Losing Nature (10/31/13)
At the Grocery
The process is magical.
Perfect red-cheeked apples line up in stylish rows beneath transparent domes.. Next to them lie delightfully bright yellow mangos. Each perfect form is unique, demonstrating their shy markings of orange, brick red and lavender whose beauty declares their nutritious freshness.
You inspect each through the transparent plastic, looking for signs of discoloration or tainting rot. But you find none. These gorgeous objects are sumptuous and nearly flawless. It’s difficult to choose which you like best.
But choose you must. Your parents take each choice and zippily bring them to the black rolling mat surrounded by all the colorful magazines. With the swipe of a fragment of plastic they are yours to keep, observe, and eat.
No wonder kids are disconnected from nature. Food looks as blithely manufactured as cell phones, except the ingestion possesses a shorter lifespan.
Sometimes adults are no different. A professor friend of mine grew up in rural Wisconsin. One “glorious” summer he chastised his colleagues who complained that the wondrous weather was now replaced by sheeting rain.
“What do they think happens without that rain? Where do they think your food comes from?” he shouted.
The answer – places we need to protect.
Pity the Children
Recently the RSPB (Royal Society for the Protection of Birds – no wonder the British version of Audabon goes by a four letter moniker) surveyed over a thousand children aged 8-12 throughout the British isles. By their record, only 21% of the kids described being “truly connected” to Nature.
Of course the survey was stacked in a way that would frustrate a coal burning utility executive as deeply as Tea Party functionaries attending a Health Exchanges seminar. The sixteen questions included statements like “Humans are a part of the natural world” or “People cannot live without plants and animals.” Sure, kids will endorse statements like that.
However, a surprising number did not. With the score of 1 equally “agree” that of 2 “strongly agree” schoolkids in Wales came up with a score of .97. Oddly, the highest scores received were in urban London, at 1.24.
The report went on to the conclusion that with 60% of species of wildlife having recently declined in Britain, and 30% “declining strongly,” it made sense to get kids involved in nature. The goal – to aid their education and health and that of the world they do and will live in.
Even in nature loving Britain, kids are caring less.
Reasons For Greater Natural Connection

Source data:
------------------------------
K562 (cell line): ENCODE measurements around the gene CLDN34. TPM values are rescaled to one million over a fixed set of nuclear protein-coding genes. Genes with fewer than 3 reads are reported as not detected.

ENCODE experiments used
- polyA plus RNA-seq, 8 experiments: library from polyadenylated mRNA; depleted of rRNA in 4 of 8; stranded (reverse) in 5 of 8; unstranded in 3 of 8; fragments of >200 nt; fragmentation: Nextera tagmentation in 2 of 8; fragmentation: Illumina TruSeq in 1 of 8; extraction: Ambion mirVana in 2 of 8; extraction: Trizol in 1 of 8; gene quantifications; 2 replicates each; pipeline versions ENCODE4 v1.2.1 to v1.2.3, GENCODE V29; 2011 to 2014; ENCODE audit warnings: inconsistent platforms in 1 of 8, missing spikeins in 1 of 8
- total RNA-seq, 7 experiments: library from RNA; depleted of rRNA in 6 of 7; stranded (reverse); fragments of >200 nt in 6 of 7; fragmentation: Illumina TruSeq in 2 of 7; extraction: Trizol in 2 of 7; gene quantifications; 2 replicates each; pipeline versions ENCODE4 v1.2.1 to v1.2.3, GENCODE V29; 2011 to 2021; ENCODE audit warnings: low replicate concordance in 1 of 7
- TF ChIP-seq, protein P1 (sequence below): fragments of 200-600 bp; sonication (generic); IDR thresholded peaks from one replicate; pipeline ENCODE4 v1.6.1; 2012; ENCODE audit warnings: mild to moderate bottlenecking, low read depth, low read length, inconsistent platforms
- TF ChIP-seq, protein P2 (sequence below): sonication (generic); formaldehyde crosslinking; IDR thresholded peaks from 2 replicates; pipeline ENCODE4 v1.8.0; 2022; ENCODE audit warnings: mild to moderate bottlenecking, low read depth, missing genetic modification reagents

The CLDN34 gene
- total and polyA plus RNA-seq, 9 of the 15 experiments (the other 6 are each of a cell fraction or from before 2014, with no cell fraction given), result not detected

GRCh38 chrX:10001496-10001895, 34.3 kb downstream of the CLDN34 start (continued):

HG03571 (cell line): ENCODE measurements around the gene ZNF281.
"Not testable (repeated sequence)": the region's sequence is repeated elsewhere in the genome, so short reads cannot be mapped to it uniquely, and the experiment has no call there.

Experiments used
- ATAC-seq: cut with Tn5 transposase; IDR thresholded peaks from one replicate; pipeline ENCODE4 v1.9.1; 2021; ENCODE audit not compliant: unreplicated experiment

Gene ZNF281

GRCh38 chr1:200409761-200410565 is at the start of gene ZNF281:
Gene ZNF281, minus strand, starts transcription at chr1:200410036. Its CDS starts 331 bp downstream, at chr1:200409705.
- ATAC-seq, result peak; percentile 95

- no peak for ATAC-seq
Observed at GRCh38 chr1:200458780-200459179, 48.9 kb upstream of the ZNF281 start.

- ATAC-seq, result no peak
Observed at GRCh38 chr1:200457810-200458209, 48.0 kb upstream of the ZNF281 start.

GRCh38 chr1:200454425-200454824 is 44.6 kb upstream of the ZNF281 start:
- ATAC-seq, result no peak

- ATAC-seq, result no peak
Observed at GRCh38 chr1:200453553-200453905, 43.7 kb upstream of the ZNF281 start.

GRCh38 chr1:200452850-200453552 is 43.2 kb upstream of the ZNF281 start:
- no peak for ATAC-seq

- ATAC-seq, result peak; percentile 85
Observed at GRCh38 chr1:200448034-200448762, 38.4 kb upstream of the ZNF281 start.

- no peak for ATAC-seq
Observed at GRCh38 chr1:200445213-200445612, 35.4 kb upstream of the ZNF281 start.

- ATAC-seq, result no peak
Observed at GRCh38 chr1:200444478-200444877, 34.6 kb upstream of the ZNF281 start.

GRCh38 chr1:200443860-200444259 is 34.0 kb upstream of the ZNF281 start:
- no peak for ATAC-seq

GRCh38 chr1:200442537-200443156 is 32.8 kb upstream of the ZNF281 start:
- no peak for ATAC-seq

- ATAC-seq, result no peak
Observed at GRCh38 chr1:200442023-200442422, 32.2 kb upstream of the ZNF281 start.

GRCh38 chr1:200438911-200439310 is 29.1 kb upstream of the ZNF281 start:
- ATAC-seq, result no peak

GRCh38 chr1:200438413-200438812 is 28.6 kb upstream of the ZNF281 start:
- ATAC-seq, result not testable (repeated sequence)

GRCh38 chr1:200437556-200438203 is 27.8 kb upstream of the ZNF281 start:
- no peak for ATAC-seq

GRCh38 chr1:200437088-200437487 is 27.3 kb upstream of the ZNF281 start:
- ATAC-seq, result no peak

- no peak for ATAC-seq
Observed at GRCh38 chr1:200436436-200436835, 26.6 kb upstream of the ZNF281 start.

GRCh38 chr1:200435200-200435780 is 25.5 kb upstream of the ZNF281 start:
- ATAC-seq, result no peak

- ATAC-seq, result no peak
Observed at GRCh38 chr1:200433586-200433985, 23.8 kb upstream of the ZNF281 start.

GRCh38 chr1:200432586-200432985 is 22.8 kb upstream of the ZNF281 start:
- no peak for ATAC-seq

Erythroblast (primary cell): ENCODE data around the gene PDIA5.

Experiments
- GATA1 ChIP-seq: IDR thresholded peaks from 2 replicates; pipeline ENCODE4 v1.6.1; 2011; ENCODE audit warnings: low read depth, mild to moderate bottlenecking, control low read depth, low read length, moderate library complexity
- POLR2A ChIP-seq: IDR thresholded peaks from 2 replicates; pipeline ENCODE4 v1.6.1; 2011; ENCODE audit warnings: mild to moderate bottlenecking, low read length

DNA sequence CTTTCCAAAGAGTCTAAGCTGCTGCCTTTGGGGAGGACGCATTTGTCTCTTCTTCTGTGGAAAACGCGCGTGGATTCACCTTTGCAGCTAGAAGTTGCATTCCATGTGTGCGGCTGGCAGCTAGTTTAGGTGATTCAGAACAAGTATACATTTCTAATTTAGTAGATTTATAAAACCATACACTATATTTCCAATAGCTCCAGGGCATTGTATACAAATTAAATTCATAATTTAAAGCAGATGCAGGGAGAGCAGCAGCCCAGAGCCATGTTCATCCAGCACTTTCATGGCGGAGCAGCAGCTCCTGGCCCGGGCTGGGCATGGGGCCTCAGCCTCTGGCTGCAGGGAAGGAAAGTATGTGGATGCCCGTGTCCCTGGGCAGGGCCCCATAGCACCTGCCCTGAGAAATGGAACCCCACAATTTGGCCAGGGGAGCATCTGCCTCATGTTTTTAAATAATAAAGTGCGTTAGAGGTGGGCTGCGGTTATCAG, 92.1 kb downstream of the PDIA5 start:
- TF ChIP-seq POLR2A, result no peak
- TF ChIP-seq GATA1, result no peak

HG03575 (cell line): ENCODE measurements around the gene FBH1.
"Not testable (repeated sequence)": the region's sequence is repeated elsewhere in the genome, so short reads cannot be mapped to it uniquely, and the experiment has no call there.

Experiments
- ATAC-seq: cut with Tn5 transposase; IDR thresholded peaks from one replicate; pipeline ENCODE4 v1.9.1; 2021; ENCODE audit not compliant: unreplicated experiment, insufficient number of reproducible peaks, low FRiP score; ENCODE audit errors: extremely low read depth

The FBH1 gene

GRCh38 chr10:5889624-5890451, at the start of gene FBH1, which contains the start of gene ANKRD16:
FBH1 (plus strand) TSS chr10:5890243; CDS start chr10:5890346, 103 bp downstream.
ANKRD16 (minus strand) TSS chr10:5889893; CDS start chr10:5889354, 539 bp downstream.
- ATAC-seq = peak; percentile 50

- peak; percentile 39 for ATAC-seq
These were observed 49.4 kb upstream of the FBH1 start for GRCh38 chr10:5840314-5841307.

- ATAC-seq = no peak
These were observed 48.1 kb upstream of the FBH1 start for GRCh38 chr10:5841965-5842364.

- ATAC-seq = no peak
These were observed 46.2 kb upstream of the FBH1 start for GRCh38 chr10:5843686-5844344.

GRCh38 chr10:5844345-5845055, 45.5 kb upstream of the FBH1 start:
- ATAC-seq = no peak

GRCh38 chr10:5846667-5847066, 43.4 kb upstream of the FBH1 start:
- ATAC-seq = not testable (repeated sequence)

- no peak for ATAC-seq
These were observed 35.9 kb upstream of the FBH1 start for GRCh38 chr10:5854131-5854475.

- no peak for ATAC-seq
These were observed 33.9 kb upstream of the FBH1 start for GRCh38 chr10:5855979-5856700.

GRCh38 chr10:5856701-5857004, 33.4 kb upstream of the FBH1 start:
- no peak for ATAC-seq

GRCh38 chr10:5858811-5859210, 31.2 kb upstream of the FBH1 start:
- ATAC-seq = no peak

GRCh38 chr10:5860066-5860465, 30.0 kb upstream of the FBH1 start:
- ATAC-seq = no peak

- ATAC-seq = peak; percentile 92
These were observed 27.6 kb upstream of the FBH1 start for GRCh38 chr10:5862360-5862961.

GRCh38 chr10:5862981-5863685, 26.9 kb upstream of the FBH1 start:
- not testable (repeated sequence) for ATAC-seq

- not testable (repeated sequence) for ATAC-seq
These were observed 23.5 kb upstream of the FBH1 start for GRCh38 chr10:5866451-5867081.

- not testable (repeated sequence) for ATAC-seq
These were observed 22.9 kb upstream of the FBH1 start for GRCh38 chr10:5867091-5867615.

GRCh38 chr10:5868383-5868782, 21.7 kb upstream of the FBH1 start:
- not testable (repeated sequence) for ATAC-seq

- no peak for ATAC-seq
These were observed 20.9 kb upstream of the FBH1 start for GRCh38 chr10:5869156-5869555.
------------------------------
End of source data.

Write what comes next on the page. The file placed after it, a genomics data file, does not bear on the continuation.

In 2005 Richard Louv coined the term “nature deficit disorder” to describe a new “clinical phenomenon.” He felt the disconnection between kids and nature directly harms their physical and mental health, including increasing the risk of attention deficit disorder and other illnesses.
Many researchers consider many of his claims are stretched. However, there’s evidence for lots of natural attractions:
1. Kids who play in the dirt have lower levels of immune disease. The data is quite good for asthma, and perhaps lots of other allergic conditions.
2. Kids who play outside are more socialized. They play more readily and easily with others.
3. Kids seem happier when they’re outside. They’re happier still when they are in natural environments. Whether this is the result of more physical activity, more sunlight, more play or other facts is not clear. In a time of rising rates of depression, it is an important reminder. Natural means may be both preventive and clinically useful in dealing with the recent epidemic of mood disorders.
4. Kids who go outside learn differently – and not just about the natural environment. They seem to have an easier time with overall creativity and new thinking.
5. New environments lead to new learning. Focused as we are on standardized tests, people fail to recognize that much of learning is not “conscious” or easily accessed by narrow cognitive means. Give a kid an economics exam and tell her to study for six hours. She’ll learn more spending two hours in three different environments – including different library carrels – then if you stick her in one place.
The funny part about the advantages of nature and natural settings for kids is that the same advantages accrue to adults.
People’s moods vary dramatically with how much time they’re outside in the light. People are far happier walking through woods than malls. Depressed people noticeably brighten when moving through natural scenery, especially nature. Thinking about nature and visualizing it helps people sleep.
And nature is everywhere. You can bring a rock or a plant from your neighborhood and put it on your desk. A square patch of earth teems with hundreds of species trying to make a go.
For most humans it’s natural to like nature. And there’s another consideration – self-destruction when it is destroyed. Civilization after human civilization has disappeared after breaking its ecological underpinnings.
In the movie “Laurence of Arabia” Arab warriors are newly brought to London. They fall in love with the gilded water faucets in their hotel baths. They resolve to buy large numbers of faucets so they can bring water to their desert homes.
In a time of burgeoning virtual environments and declining natural ones, let’s hope we’re a little savvier.
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